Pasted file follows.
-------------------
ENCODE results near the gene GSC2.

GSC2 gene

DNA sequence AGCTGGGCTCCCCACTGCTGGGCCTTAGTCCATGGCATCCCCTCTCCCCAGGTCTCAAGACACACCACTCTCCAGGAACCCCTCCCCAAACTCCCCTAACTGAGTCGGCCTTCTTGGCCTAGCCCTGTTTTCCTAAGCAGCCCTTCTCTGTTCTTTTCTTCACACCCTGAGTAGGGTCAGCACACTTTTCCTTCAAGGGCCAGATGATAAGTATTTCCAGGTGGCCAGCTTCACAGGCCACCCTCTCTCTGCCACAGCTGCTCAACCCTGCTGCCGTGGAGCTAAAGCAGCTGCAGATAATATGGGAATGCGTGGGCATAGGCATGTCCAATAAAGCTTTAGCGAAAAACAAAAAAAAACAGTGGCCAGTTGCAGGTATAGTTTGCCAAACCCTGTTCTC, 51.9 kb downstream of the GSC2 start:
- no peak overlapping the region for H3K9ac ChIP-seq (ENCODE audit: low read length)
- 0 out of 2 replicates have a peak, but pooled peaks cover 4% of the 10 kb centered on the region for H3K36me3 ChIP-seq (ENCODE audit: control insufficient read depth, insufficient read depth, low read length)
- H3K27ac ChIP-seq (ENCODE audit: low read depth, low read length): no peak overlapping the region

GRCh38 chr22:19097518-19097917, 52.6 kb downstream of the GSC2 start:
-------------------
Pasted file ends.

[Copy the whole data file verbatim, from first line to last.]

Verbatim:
ENCODE results near the gene GSC2.

GSC2 gene

DNA sequence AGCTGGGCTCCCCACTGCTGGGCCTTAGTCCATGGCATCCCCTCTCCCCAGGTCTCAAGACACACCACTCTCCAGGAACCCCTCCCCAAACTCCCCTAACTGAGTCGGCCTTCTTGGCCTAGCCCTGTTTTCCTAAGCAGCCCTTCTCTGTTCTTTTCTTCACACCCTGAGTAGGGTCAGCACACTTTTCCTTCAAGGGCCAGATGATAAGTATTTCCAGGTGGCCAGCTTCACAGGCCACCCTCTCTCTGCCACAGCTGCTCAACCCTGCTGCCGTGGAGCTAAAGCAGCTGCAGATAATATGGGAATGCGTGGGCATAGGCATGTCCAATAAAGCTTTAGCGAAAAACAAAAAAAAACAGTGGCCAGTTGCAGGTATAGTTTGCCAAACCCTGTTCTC, 51.9 kb downstream of the GSC2 start:
- no peak overlapping the region for H3K9ac ChIP-seq (ENCODE audit: low read length)
- 0 out of 2 replicates have a peak, but pooled peaks cover 4% of the 10 kb centered on the region for H3K36me3 ChIP-seq (ENCODE audit: control insufficient read depth, insufficient read depth, low read length)
- H3K27ac ChIP-seq (ENCODE audit: low read depth, low read length): no peak overlapping the region

GRCh38 chr22:19097518-19097917, 52.6 kb downstream of the GSC2 start: